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August 2000

Car test

Renault Scenic RX4

considering size, price and rivals




which small multi-purpose vehicles
are judged wasnt enough, Renault
is at it again, this time with the RX4 a 4x4
version of its hugely successful five-seater
Scenic. With rugged four-wheel drive,
greater ground clearance and some
macho make-up, the newcomer appears to
be all set to establish a new class of
vehicle: a compact MPV thats equally at
home off the beaten track as it is on tarmac.
Although the RX4 is based on the
existing front-wheel drive Scenic, with its
clever seating permutations and numerous
storage spaces, in this case it features a
modified gearbox and driveline. The clever
part is a viscous coupling that diverts
power to the wheels with the greatest grip
when the going gets gooey. And it works.
Our test route comprised an assortment of
rugged tracks, boulder-strewn river
crossings and steep, sandy inclines which
the RX4 mastered with surefooted poise.
Only limited suspension travel, the
two-litre petrol engines relatively modest
bottom-end punch and the clang of sump
guard against projecting immovable
object let you know that the RX4 is not
seriously going to threaten the off-road big
boys. That said, its up to all but the most
ambitious of cross-country excursions.
The new common-rail 1.9dCi diesel
overcomes a couple of the petrol engines
shortcomings, in that, although it needs
rowing along on the gear lever to keep up
a respectable pace, its broader spread of
pulling power and engine braking on
overrun are valuable in more demanding

conditions. While beyond 4000rpm its still

obviously a four-cylinder oil-burner, this
diesel is generally livelier, more refined yet
no thirstier than the previous 1.9dTi unit.
On the road, the rugged Renault feels
much the same as its front-driven
counterpart. Any penalties due to its extra
(175kg) weight, taller stance and off-road
footwear are largely offset by the new
suspensions fluid, compliant ride,
well-damped body control and a general
absence of four-by-four foibles. Driven
briskly it feels a little less agile than the
standard Scenic and the gearchange is
also less precise. Otherwise, there are few
hints as to its multi-terrain capabilities.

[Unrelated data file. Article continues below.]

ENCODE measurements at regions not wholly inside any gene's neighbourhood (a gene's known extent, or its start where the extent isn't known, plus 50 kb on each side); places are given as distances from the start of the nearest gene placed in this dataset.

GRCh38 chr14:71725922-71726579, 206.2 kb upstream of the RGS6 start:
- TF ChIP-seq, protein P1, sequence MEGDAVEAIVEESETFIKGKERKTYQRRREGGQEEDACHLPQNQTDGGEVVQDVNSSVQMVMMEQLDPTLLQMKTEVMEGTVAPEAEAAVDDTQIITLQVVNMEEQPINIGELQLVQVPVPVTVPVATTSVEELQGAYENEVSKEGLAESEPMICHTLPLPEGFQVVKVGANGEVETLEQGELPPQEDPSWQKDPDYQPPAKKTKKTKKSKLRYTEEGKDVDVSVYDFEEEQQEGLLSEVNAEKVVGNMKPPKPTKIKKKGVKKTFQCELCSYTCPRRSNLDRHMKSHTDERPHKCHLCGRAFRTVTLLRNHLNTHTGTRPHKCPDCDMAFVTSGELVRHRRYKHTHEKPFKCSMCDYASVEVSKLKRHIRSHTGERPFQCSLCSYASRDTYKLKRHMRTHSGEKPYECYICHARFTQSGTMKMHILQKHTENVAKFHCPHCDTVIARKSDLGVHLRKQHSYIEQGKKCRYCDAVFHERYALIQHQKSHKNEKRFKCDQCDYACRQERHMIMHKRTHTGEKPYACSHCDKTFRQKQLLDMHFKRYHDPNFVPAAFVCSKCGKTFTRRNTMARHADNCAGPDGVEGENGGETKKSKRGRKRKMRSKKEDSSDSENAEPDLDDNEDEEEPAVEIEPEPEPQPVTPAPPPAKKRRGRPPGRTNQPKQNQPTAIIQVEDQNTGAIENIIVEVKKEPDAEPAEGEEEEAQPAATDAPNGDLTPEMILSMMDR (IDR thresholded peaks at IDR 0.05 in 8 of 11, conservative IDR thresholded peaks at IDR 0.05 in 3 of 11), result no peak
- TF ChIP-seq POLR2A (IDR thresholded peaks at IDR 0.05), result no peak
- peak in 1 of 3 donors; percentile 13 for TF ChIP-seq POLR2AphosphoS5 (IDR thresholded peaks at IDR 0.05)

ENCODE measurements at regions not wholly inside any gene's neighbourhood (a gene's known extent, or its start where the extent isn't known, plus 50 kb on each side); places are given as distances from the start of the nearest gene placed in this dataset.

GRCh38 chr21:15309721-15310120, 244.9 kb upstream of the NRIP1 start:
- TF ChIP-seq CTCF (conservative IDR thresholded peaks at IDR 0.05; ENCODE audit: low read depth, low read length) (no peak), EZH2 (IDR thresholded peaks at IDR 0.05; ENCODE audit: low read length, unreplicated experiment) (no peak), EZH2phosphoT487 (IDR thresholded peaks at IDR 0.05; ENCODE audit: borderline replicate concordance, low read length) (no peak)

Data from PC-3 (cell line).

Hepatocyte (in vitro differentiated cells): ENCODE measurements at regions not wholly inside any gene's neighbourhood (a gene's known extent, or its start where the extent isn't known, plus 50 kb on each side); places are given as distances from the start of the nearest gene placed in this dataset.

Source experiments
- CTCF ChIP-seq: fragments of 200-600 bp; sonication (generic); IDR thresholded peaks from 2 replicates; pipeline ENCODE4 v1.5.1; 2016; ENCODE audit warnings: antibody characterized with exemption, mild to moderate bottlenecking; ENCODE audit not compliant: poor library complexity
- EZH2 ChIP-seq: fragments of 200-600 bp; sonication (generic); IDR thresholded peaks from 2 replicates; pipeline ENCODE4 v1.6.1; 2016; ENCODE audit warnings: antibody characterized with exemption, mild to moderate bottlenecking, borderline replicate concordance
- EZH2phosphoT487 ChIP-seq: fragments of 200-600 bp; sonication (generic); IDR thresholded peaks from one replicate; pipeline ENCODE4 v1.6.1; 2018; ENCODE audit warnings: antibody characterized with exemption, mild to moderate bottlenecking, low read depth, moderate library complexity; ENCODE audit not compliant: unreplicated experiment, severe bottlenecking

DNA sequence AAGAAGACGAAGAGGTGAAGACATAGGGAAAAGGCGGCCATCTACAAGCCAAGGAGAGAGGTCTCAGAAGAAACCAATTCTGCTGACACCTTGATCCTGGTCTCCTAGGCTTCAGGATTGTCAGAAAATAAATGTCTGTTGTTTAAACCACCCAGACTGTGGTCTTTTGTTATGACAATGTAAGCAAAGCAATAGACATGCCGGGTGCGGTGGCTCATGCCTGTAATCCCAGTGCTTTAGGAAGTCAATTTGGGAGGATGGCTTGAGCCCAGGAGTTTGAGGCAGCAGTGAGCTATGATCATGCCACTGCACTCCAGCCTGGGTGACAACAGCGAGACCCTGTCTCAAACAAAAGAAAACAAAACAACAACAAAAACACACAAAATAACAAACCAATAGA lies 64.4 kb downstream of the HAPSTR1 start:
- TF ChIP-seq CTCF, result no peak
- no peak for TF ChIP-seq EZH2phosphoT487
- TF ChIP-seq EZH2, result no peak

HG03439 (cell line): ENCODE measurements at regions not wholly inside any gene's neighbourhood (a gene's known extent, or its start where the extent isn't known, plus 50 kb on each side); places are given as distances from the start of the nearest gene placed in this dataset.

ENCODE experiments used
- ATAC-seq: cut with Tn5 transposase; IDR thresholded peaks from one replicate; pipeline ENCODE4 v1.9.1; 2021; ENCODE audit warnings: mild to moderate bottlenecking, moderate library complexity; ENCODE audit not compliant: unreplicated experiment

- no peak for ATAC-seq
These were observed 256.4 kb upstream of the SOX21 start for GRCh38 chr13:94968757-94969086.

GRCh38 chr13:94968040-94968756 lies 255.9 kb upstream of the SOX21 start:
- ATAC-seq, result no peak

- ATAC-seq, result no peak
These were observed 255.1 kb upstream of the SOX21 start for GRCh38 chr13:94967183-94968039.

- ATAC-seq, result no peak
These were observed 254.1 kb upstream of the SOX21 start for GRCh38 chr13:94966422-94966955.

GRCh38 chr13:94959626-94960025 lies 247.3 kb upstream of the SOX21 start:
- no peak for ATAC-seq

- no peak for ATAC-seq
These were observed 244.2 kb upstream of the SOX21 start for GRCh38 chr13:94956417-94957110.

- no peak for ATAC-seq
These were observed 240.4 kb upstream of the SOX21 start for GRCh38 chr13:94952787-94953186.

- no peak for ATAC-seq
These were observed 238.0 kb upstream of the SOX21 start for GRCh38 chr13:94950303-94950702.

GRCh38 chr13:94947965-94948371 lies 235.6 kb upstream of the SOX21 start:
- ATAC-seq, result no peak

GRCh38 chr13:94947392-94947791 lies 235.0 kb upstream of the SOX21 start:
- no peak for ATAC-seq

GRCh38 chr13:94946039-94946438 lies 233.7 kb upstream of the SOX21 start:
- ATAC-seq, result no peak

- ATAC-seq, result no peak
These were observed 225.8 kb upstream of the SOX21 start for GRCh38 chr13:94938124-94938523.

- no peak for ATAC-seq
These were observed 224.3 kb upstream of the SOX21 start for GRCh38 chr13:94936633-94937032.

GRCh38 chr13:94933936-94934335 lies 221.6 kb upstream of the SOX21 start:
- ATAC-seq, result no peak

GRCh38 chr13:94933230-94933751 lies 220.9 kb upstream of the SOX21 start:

The RX4s comfortable and adaptable
interior and well-chosen driving position
remain virtually unchanged, with a high
level of standard equipment partly
accounting for the models apparently
steep price tag.
Safety features are also impressive by their
profusion. To make room for the additional
running gear and to preserve the existing
luggage capacity, the spare wheel is now
mounted on the taildoor thats side-hinged
below a separate lift-up back window.
Although the RX4 gives second-best
to more dedicated off-roaders, it offers
surprisingly surefooted progress over
tricky terrain, in a compact MPV
already justifiably famed for its space,
style and versatility. As such it's in a
class of its own.
The Automobile Association Limited 2000

body 5-door 4x4 compact MPV

trim levels Sport Aliz, Monaco
engines petrol: 4 cyl 16v 2.0/140bhp
with multi-point injection and variable
valve timing. Turbo-diesel: 4 cyl 8v
1.9/105bhp with common-rail fuelling
drive full-time four-wheel drive, 5-speed
manual (no automatic option)
notable standard features ABS, autolocking at 6mph, traction control, alloy
wheels, front side airbags, heatreflecting windscreen, air conditioning,
smart wipers, CD player, numerous
storage areas, trip computer (2.0), two
electric sunroofs, leather trim (Monaco)
0-60mph 2.0 11.2sec, 1.9dCi 14.0sec
max speed 2.0 112mph, 1.9dCi 100mph
official combined mpg 2.0 29.7,
1.9dCi 38.4
*maker's figures
push-down-flush rear head restraints
small but handy coolbox for drinks
integrated thiefproof spare wheel
gas strut to side-opening taildoor
confusingly called an MAC
rather vague gear lever action
unwiped screen corner for passenger
only 12-month mechanical warranty